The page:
We are Jennifer (Jenny) Cohen (Evaluation Capacity-Building) and Batya Kallus (Israel Director) at the Social Venture Fund for Jewish-Arab Equality and Shared Society.
Lessons Learned: Learning and evaluation at non-profit organizations, as many of us know, often take a backseat during times of crisis. Many evaluators and foundation professionals committed to organizational learning of us have experienced “our” meetings, at least initially, being the first cancelled from mid-March of this year. With that, when said crisis is expected to result in long-term economic shifts and the possible significant contraction of philanthropic dollars, service and social change organizations alongside donors themselves are being called on to recalibrate. The most strategic of stakeholders recognize that evaluators and evaluative thinking can play a key role in providing the data and frames needed for rigorous and responsible short- and longer-term decision-making.
During these uncertain and challenging days, with conflicting data awaiting us at every turn, even the most strategic of thinkers/practitioners may find themselves unmoored. Practical methods such as those described below, for remembering and utilizing agreed-upon values and standards may be precisely the type of anchor that evaluators and evaluative thinking can contribute to the field.
Hot Tips (or Cool Tricks):
Immediately following the outbreak of the new Covid-19 Virus, the Social Venture Fund designed a model, described here, for assessing the adaptive capacity of its grantees and applicants, with two main functions in mind: to in form immediate grant-making decisions; and to help support on-going grantee capacity-building efforts. Building on frames initially developed and applied at Shatil and Sikkuy (see Strichman, Bickel and Marshood, 2007), particular indicators of adaptive capacity, related to financial, human, social, in-kind, program, and learning organization capital have begun to be piloted for analysis in the field by individual grantees and on the aggregate level by fund staff and board members.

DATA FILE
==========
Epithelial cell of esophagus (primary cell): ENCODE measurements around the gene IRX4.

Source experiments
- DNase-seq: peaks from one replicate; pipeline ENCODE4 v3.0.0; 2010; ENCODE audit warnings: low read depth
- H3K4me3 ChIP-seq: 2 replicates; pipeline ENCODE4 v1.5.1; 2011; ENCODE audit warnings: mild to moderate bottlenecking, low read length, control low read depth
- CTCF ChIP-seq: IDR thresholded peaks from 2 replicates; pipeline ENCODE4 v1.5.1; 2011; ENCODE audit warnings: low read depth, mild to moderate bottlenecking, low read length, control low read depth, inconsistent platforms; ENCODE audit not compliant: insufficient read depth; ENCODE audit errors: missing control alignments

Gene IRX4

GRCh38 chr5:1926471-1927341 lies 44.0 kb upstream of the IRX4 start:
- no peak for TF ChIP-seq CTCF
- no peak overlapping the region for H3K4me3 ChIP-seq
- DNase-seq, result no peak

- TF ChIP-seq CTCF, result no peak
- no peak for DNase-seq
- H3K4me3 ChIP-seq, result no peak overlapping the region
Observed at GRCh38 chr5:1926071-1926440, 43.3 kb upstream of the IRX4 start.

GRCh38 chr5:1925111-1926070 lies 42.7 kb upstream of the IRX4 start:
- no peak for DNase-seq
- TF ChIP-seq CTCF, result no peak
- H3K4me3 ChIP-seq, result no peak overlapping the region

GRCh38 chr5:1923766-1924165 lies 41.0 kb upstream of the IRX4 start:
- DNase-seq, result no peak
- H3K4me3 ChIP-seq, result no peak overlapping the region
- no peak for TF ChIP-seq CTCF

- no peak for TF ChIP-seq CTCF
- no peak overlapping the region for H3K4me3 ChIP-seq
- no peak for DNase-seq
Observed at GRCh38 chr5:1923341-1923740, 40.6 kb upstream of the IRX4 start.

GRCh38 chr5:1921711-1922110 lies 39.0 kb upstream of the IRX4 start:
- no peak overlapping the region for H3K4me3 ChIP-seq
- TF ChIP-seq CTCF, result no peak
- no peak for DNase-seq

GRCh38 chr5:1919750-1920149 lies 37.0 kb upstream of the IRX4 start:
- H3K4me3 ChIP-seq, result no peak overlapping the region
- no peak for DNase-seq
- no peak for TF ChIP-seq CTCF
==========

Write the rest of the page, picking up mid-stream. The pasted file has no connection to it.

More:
Included in the model are some examples of questions that grantees have been asked to answer either in writing or short telephone interviews, which allow them to self-assess at different points in time throughout the crisis, including most recently as they shift from “emergency-mode” into the “new normal”. For example: Have you identified any capacity/skill gaps that if addressed would enable you to navigate the on-going crisis more effectively? Please describe.
To complement the organizational/project view, the tool also offers field level questions and a dashboard with numerical or color-coded scoring options, which fund staff and board members are using to analyze the collected aggregate data. Some example questions for funders include: When looking at the following through a “field lens”, where are the biggest/most complex gaps? Where are the strengths? Should we be strengthening the strong (are they strong-enough or are they just stronger) organizations? What will be lost if the weaker-scoring initiatives disappear from the map?
Rad Resources: An enormous thanks to these inspiring (and quick) thinkers and doers, for helping to ground modest but useful tools like the one described above. Michael Quinn Patton, Blue Marble Evaluation; Preskill and Cook, FSG; Bridgespan.
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